92 N.J.L.J. 831
December 18, 1969
Conflict of Interest
Disputed Facts re Coverage
The inquirer submits the following hypothetical set of facts
which, in one form or another, is recurrent in the field of
defending insurance cases:
The Complaint (or Petition in Workmen's Compensation cases) alleges facts which, if true, invoke the duty of the insurance company to defend the insured. The attorney retained by the carrier to defend the matter ascertains facts which suggest that the allegations of the Complaint (or Petition) are not true and that the true facts would expose the insured to liability not covered by the policy.
A sample situation; date of accident alleged to be June 1, 1968. The policy was issued on May 30, 1968, and the actual date of the accident was May 25, 1968.
The attorney asks whether he may ethically continue in the case and endeavor to prove the true state of facts if he first notifies the insured of his intention to do so (to protect the insurance carrier), by this means inviting the insured to secure personal counsel.
The New Jersey Supreme Court in Williams v. Bituminous
Casualty Corporation, 51 N.J. 146 (1968), said:
Thus the coverage question does not depend upon an issue material to the litigation between the employee and the employer. The resolution of the employee's claim against the employer would not have settled the coverage problem. More than that, if the Division of Workmen's Compensation somehow accepted the issue in the trial of the employee's claim against the employer, the carrier could not have asserted its position in the employer's name, for a carrier may not so defend an insured as to leave him liable and uncovered. An attorney, engaged by the carrier to defend in the insured's name, could not ethically seek such a result. See Szabo v. Standard Commercial Body Corp., 221 App. Div. 722, 225 N.Y.S. 332 (3d Dept. 1927)."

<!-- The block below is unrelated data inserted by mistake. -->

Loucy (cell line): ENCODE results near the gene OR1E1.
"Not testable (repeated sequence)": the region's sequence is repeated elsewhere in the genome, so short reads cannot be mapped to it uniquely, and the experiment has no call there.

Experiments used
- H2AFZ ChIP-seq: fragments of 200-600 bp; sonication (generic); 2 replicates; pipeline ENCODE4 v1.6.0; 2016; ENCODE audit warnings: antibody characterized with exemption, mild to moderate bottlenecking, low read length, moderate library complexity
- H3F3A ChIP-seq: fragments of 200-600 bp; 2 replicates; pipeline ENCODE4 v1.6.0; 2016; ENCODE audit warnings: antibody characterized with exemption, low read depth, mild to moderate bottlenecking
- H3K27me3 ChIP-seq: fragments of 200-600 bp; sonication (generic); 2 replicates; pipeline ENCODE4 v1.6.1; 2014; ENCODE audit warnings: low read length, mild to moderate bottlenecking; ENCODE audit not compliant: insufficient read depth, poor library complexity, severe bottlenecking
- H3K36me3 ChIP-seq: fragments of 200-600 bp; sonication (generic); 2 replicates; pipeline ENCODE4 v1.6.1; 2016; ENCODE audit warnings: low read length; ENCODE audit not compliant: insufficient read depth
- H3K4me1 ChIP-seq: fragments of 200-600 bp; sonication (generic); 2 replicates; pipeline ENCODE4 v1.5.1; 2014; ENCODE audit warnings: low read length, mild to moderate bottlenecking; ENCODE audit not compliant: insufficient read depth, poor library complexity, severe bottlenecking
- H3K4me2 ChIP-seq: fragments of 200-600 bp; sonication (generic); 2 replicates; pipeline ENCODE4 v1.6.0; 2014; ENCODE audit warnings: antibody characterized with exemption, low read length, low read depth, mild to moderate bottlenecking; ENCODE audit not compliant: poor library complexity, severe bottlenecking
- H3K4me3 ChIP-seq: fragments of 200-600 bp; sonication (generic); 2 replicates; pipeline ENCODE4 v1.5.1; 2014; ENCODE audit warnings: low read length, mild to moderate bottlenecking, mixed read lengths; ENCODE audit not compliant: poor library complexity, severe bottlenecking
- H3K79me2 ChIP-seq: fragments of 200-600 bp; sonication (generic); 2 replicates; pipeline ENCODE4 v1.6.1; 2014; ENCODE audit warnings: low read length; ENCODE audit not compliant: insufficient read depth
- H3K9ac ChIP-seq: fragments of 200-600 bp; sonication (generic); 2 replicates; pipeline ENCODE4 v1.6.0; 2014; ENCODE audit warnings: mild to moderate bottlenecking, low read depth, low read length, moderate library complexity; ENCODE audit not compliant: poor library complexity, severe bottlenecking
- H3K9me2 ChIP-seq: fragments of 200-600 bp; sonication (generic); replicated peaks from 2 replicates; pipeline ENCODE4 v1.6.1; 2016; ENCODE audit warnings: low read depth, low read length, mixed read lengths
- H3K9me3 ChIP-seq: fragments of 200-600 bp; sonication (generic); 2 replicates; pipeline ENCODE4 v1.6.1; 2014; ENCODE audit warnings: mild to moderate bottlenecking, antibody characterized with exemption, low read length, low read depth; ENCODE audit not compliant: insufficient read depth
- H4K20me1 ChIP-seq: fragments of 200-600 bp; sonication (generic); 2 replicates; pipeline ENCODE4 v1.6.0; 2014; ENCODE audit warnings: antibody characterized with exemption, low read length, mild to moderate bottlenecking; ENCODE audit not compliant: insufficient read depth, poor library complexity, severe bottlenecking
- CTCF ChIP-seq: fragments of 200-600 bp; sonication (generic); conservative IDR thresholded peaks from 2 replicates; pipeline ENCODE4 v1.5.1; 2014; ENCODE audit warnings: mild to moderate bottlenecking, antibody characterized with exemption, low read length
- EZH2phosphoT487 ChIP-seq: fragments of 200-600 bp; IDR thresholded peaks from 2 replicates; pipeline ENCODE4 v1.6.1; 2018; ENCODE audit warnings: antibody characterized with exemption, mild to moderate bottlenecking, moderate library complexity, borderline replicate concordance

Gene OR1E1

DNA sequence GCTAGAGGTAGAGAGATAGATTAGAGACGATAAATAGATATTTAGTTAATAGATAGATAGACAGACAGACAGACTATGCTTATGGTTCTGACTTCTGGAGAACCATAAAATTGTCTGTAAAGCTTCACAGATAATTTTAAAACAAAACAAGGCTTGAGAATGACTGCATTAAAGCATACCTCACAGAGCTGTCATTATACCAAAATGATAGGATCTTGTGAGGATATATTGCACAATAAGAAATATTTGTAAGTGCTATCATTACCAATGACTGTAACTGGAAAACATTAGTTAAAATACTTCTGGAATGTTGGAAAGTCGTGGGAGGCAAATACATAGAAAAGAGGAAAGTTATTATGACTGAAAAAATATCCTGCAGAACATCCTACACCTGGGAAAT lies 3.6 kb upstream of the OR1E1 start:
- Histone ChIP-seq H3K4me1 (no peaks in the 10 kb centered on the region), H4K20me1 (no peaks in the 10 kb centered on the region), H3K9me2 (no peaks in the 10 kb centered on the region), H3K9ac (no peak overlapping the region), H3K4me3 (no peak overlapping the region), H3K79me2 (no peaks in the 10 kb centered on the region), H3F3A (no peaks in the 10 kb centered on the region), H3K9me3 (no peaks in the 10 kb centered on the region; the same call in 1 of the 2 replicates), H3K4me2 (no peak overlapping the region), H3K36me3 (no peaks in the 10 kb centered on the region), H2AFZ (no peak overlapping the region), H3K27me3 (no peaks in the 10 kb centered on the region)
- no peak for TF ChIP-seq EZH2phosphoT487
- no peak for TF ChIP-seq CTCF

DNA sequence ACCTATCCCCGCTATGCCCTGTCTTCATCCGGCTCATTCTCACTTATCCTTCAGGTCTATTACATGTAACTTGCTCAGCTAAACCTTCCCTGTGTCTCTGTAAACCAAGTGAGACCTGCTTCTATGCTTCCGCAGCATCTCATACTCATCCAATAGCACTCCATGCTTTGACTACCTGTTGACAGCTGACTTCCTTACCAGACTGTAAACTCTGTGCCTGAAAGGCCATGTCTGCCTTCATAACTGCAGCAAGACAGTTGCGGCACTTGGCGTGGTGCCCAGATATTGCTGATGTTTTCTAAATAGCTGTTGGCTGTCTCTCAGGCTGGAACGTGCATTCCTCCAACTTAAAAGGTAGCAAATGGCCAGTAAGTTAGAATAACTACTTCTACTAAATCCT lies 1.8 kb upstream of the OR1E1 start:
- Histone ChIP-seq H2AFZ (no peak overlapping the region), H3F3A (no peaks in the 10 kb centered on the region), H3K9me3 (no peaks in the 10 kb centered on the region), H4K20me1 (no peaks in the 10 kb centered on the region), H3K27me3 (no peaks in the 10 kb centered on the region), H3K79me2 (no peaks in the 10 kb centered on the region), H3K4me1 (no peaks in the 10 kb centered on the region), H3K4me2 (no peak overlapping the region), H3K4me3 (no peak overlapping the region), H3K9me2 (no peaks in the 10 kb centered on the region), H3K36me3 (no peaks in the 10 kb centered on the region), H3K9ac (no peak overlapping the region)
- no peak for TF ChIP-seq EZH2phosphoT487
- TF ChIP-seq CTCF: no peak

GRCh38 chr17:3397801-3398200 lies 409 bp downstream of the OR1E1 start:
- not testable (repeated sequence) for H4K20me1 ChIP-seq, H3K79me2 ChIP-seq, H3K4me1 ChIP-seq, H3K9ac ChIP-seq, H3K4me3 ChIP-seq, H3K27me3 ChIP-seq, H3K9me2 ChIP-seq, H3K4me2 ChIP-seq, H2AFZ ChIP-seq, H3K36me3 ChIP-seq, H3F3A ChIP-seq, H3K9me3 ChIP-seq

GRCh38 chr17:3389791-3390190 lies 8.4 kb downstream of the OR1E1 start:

In A.B.A. Comm. on Professional Ethics and Grievances, Opinion
282 (1950), it was held that:
The essential point of ethics involved is
that the lawyer so employed shall represent
the insured as his client with undivided
fidelity as required by Canon 6.
See also American Employers Ins. Co. v. Goble Aircraft
Specialties, 205 Misc. 1066, 1075, 131 N.Y.S. 2d 393, 401 (1954),
where the Court said:
When counsel, although paid by the
casualty company, undertakes to represent the
policyholder and files his notice of
appearance, he owes to his client, the
assured, an undeviating and single allegiance.
His fealty embraces the requirement to produce
in court all witnesses, fact and expert, who
are available and necessary for the proper
protection of the rights of his client.
The Canons of Professional Ethics make it pellucid that there are not two standards, one applying to counsel privately retained by a client, and the other to counsel paid by an insurance carrier.
Adherence to this standard forbids the attorney taking a position adverse to the interest of the insured. However, his duty to the carrier requires that he disclose the situation to it. Obviously, the true state of facts should be established by appropriate judicial proceeding such as the institution of a declaratory judgment suit by the carrier against its insured as well as the plaintiff or petitioner. The attorney may not appear for any of the parties in the declaratory judgment case. See A.B.A. Comm. on Professional Ethics Informal Opinions 728 (l963), 822 (1965), 873 (1965), 948 (1966).
In such a collateral proceeding, all interested parties would have the benefit of independent counsel and the resolution of the disputed facts would ordinarily be binding. Under no circumstances may the original attorney proceed with the defense of the insured in the main case until the disputed facts have been finally determined. If the original action is stayed pending determination of the issue in dispute, the original attorney may, with the consent of both the insured and the carrier, continue as counsel of record for the insured.